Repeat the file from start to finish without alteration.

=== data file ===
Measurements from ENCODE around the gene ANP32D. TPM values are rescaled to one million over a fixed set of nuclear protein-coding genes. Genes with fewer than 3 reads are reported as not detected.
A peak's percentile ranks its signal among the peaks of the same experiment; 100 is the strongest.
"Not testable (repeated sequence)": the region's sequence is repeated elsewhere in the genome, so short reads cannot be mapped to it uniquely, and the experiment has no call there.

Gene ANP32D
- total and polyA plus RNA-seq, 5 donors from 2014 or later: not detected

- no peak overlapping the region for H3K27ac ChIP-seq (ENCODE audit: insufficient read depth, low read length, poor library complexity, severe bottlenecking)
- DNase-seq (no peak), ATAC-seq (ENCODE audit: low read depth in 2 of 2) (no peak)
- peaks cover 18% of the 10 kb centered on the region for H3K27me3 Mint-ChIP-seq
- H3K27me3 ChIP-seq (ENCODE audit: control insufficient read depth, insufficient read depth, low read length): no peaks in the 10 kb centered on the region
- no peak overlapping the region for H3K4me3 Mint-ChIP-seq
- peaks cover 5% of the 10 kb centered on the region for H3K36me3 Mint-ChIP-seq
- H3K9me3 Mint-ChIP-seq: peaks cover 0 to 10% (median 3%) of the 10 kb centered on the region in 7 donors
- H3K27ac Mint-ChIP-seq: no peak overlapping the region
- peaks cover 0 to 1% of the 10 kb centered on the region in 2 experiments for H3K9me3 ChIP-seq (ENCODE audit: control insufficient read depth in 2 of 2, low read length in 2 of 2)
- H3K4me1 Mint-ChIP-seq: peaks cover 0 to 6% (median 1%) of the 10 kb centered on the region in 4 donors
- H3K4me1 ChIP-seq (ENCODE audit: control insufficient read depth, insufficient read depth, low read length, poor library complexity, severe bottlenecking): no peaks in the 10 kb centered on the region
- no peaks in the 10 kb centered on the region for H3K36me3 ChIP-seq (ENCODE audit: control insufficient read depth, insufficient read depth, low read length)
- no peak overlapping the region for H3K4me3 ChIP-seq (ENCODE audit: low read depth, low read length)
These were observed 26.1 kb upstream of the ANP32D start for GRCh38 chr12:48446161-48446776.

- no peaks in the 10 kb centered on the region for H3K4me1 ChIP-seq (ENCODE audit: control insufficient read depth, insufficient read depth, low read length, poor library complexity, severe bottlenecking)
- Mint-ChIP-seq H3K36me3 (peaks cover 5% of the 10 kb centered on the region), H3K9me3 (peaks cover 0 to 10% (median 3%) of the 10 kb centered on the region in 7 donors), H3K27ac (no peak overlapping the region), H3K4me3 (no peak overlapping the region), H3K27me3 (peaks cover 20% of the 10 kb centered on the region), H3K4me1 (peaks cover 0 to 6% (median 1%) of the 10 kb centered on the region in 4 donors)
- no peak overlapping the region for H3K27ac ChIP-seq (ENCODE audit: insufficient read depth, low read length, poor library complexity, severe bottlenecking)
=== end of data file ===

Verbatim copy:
Measurements from ENCODE around the gene ANP32D. TPM values are rescaled to one million over a fixed set of nuclear protein-coding genes. Genes with fewer than 3 reads are reported as not detected.
A peak's percentile ranks its signal among the peaks of the same experiment; 100 is the strongest.
"Not testable (repeated sequence)": the region's sequence is repeated elsewhere in the genome, so short reads cannot be mapped to it uniquely, and the experiment has no call there.

Gene ANP32D
- total and polyA plus RNA-seq, 5 donors from 2014 or later: not detected

- no peak overlapping the region for H3K27ac ChIP-seq (ENCODE audit: insufficient read depth, low read length, poor library complexity, severe bottlenecking)
- DNase-seq (no peak), ATAC-seq (ENCODE audit: low read depth in 2 of 2) (no peak)
- peaks cover 18% of the 10 kb centered on the region for H3K27me3 Mint-ChIP-seq
- H3K27me3 ChIP-seq (ENCODE audit: control insufficient read depth, insufficient read depth, low read length): no peaks in the 10 kb centered on the region
- no peak overlapping the region for H3K4me3 Mint-ChIP-seq
- peaks cover 5% of the 10 kb centered on the region for H3K36me3 Mint-ChIP-seq
- H3K9me3 Mint-ChIP-seq: peaks cover 0 to 10% (median 3%) of the 10 kb centered on the region in 7 donors
- H3K27ac Mint-ChIP-seq: no peak overlapping the region
- peaks cover 0 to 1% of the 10 kb centered on the region in 2 experiments for H3K9me3 ChIP-seq (ENCODE audit: control insufficient read depth in 2 of 2, low read length in 2 of 2)
- H3K4me1 Mint-ChIP-seq: peaks cover 0 to 6% (median 1%) of the 10 kb centered on the region in 4 donors
- H3K4me1 ChIP-seq (ENCODE audit: control insufficient read depth, insufficient read depth, low read length, poor library complexity, severe bottlenecking): no peaks in the 10 kb centered on the region
- no peaks in the 10 kb centered on the region for H3K36me3 ChIP-seq (ENCODE audit: control insufficient read depth, insufficient read depth, low read length)
- no peak overlapping the region for H3K4me3 ChIP-seq (ENCODE audit: low read depth, low read length)
These were observed 26.1 kb upstream of the ANP32D start for GRCh38 chr12:48446161-48446776.

- no peaks in the 10 kb centered on the region for H3K4me1 ChIP-seq (ENCODE audit: control insufficient read depth, insufficient read depth, low read length, poor library complexity, severe bottlenecking)
- Mint-ChIP-seq H3K36me3 (peaks cover 5% of the 10 kb centered on the region), H3K9me3 (peaks cover 0 to 10% (median 3%) of the 10 kb centered on the region in 7 donors), H3K27ac (no peak overlapping the region), H3K4me3 (no peak overlapping the region), H3K27me3 (peaks cover 20% of the 10 kb centered on the region), H3K4me1 (peaks cover 0 to 6% (median 1%) of the 10 kb centered on the region in 4 donors)
- no peak overlapping the region for H3K27ac ChIP-seq (ENCODE audit: insufficient read depth, low read length, poor library complexity, severe bottlenecking)